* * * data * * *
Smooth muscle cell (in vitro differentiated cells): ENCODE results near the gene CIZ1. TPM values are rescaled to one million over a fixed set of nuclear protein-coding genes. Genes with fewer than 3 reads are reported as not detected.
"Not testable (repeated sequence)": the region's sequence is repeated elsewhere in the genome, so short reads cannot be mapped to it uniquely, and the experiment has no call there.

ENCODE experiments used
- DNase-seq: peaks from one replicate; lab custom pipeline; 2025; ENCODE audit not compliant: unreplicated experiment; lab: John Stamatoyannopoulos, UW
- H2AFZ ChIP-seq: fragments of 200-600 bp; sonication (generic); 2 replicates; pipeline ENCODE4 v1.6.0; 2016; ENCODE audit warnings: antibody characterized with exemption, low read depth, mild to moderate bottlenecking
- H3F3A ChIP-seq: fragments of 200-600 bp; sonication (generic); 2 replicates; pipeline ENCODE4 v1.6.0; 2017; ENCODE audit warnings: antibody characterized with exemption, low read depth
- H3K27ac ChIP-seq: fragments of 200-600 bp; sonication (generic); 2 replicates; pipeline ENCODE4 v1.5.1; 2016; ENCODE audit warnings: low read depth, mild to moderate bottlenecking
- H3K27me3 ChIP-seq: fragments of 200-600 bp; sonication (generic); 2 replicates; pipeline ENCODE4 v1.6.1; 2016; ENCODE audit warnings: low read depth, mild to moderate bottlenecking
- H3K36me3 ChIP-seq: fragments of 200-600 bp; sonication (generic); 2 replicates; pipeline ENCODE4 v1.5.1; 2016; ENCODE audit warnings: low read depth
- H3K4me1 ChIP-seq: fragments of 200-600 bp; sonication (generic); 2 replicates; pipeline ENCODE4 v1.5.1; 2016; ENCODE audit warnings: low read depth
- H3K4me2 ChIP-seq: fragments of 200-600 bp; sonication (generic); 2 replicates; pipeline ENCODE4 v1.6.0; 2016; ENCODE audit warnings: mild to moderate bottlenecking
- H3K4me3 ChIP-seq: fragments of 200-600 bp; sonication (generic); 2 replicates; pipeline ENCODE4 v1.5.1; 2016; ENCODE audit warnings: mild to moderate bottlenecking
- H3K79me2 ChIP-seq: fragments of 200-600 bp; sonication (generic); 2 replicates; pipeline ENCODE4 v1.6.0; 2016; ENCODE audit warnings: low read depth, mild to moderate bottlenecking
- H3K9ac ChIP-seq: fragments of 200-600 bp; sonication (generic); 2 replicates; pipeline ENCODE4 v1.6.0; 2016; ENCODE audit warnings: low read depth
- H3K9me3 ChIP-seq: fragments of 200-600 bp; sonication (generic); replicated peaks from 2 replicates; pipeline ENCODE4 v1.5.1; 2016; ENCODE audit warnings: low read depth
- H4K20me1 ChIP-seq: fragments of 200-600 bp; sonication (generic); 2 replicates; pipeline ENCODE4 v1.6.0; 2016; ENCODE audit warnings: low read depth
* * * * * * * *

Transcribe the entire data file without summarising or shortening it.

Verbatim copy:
Smooth muscle cell (in vitro differentiated cells): ENCODE results near the gene CIZ1. TPM values are rescaled to one million over a fixed set of nuclear protein-coding genes. Genes with fewer than 3 reads are reported as not detected.
"Not testable (repeated sequence)": the region's sequence is repeated elsewhere in the genome, so short reads cannot be mapped to it uniquely, and the experiment has no call there.

ENCODE experiments used
- DNase-seq: peaks from one replicate; lab custom pipeline; 2025; ENCODE audit not compliant: unreplicated experiment; lab: John Stamatoyannopoulos, UW
- H2AFZ ChIP-seq: fragments of 200-600 bp; sonication (generic); 2 replicates; pipeline ENCODE4 v1.6.0; 2016; ENCODE audit warnings: antibody characterized with exemption, low read depth, mild to moderate bottlenecking
- H3F3A ChIP-seq: fragments of 200-600 bp; sonication (generic); 2 replicates; pipeline ENCODE4 v1.6.0; 2017; ENCODE audit warnings: antibody characterized with exemption, low read depth
- H3K27ac ChIP-seq: fragments of 200-600 bp; sonication (generic); 2 replicates; pipeline ENCODE4 v1.5.1; 2016; ENCODE audit warnings: low read depth, mild to moderate bottlenecking
- H3K27me3 ChIP-seq: fragments of 200-600 bp; sonication (generic); 2 replicates; pipeline ENCODE4 v1.6.1; 2016; ENCODE audit warnings: low read depth, mild to moderate bottlenecking
- H3K36me3 ChIP-seq: fragments of 200-600 bp; sonication (generic); 2 replicates; pipeline ENCODE4 v1.5.1; 2016; ENCODE audit warnings: low read depth
- H3K4me1 ChIP-seq: fragments of 200-600 bp; sonication (generic); 2 replicates; pipeline ENCODE4 v1.5.1; 2016; ENCODE audit warnings: low read depth
- H3K4me2 ChIP-seq: fragments of 200-600 bp; sonication (generic); 2 replicates; pipeline ENCODE4 v1.6.0; 2016; ENCODE audit warnings: mild to moderate bottlenecking
- H3K4me3 ChIP-seq: fragments of 200-600 bp; sonication (generic); 2 replicates; pipeline ENCODE4 v1.5.1; 2016; ENCODE audit warnings: mild to moderate bottlenecking
- H3K79me2 ChIP-seq: fragments of 200-600 bp; sonication (generic); 2 replicates; pipeline ENCODE4 v1.6.0; 2016; ENCODE audit warnings: low read depth, mild to moderate bottlenecking
- H3K9ac ChIP-seq: fragments of 200-600 bp; sonication (generic); 2 replicates; pipeline ENCODE4 v1.6.0; 2016; ENCODE audit warnings: low read depth
- H3K9me3 ChIP-seq: fragments of 200-600 bp; sonication (generic); replicated peaks from 2 replicates; pipeline ENCODE4 v1.5.1; 2016; ENCODE audit warnings: low read depth
- H4K20me1 ChIP-seq: fragments of 200-600 bp; sonication (generic); 2 replicates; pipeline ENCODE4 v1.6.0; 2016; ENCODE audit warnings: low read depth